This also touches on the Catholic sense of the doctrine of predestination, which is very, very different from the Calvinist doctrine of predestination. the Catholic doctrine in no way denies or diminishes free will. I’ve always liked how Saint Augustine put it, in a letter to some monks who were disputing free will and grace: if God knows the choices that men make before they make them, it is not nothing that God knows. We men, in our finitude and temporality can only imagine that if a choice can be known before it is made, there cannot have actually been a choice. As far as we can see, if it can be known beforehand, it was merely the working out of causal necessity. This is true, so far as it goes, because it is only the working out of causal necessity which we can see before it happens. This is because we are temporal beings; our being comes into existence moment by moment, and we can only know what has already been unfolded. God is not in time. He is eternally in the fullness of his being. He does not need to wait for us to make our choices because to Him we are always and eternally making all of our choices. By knowing our choices, God does not prevent Himself from also giving us freedom.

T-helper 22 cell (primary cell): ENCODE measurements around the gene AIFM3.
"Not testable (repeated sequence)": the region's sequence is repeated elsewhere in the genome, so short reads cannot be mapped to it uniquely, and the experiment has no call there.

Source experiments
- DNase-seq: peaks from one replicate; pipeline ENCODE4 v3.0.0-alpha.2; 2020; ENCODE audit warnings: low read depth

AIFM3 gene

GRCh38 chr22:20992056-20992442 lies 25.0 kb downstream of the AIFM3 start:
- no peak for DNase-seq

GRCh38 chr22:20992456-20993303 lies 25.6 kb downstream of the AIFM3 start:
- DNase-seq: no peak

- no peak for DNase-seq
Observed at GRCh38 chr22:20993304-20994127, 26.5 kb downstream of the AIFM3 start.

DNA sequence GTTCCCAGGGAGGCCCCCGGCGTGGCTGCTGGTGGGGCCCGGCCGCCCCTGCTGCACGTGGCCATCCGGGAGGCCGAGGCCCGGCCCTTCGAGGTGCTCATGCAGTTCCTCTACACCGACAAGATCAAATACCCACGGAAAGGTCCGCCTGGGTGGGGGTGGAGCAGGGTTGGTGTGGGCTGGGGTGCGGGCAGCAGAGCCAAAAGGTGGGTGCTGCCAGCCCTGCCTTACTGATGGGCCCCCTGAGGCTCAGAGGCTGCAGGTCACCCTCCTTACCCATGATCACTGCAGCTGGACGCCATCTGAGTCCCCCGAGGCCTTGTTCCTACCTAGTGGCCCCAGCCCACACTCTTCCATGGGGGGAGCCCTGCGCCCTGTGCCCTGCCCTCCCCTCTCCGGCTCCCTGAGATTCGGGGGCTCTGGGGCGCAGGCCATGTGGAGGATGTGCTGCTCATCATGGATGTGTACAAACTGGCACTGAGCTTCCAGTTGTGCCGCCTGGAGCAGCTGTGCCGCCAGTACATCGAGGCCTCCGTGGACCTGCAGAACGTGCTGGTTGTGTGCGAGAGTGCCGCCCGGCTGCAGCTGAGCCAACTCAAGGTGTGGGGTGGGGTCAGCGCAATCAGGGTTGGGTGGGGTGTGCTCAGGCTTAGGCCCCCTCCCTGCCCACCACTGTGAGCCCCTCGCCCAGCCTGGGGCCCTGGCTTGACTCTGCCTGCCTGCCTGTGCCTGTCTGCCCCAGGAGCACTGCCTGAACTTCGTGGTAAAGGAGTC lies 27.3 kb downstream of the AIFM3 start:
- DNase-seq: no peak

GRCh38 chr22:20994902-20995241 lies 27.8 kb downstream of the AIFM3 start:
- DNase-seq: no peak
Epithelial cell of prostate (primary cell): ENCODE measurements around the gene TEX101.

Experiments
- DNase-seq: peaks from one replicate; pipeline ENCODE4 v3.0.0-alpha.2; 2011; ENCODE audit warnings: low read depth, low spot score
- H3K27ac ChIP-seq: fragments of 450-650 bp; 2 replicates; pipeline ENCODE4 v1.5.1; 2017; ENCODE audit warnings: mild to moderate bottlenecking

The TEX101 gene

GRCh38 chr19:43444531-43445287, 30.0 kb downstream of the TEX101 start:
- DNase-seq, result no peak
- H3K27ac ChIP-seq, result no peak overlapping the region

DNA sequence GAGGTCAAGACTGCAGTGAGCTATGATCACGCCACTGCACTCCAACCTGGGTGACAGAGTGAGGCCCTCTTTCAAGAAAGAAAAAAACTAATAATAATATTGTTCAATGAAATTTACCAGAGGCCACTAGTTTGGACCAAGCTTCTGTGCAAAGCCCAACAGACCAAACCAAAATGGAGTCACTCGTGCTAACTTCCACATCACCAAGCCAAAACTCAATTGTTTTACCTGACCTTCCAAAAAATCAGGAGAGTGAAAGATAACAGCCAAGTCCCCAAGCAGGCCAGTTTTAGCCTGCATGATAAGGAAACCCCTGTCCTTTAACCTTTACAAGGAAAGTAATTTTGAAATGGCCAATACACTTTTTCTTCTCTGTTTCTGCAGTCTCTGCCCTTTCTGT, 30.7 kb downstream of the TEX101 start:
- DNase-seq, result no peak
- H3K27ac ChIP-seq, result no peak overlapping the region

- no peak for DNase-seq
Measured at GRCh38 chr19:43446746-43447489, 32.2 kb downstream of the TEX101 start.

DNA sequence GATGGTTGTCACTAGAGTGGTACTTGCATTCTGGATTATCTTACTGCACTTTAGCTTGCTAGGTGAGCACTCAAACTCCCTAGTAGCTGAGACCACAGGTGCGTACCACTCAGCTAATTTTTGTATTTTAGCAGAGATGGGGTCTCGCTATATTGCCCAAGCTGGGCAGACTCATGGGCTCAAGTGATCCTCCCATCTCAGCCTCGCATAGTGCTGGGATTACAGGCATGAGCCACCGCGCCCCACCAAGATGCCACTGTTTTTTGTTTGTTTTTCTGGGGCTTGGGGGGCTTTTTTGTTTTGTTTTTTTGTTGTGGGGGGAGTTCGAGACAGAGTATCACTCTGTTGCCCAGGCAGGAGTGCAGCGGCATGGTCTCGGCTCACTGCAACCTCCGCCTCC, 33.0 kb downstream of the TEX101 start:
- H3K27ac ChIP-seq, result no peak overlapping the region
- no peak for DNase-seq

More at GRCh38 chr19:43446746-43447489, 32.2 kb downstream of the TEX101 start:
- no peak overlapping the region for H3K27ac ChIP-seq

This also touches very much on the Christian idea that we are in the end times. Salvation history began with man’s sin, but in a real sense ended with God performing the sacrifice of Himself to atone for our sins. It is a basic truth of life that a dirty cloth cannot clean anything; if you want to clean something you must use a clean cloth. In like manner, there is no sacrifice we can make of anything in this fallen world which will wash away our own sin. Only God, who is not stained by sin, can wash it away. (In more technical language, we cannot give what we haven’t got and therefore cannot fill up the privation which is sin; only God who can create ex nihilo can fill the gap caused by our sin through an extra act of creation.) This sacrifice by God of Himself to wash away our sin completes salvation history. For the last 2000 years we have been merely in the epilogue of this story.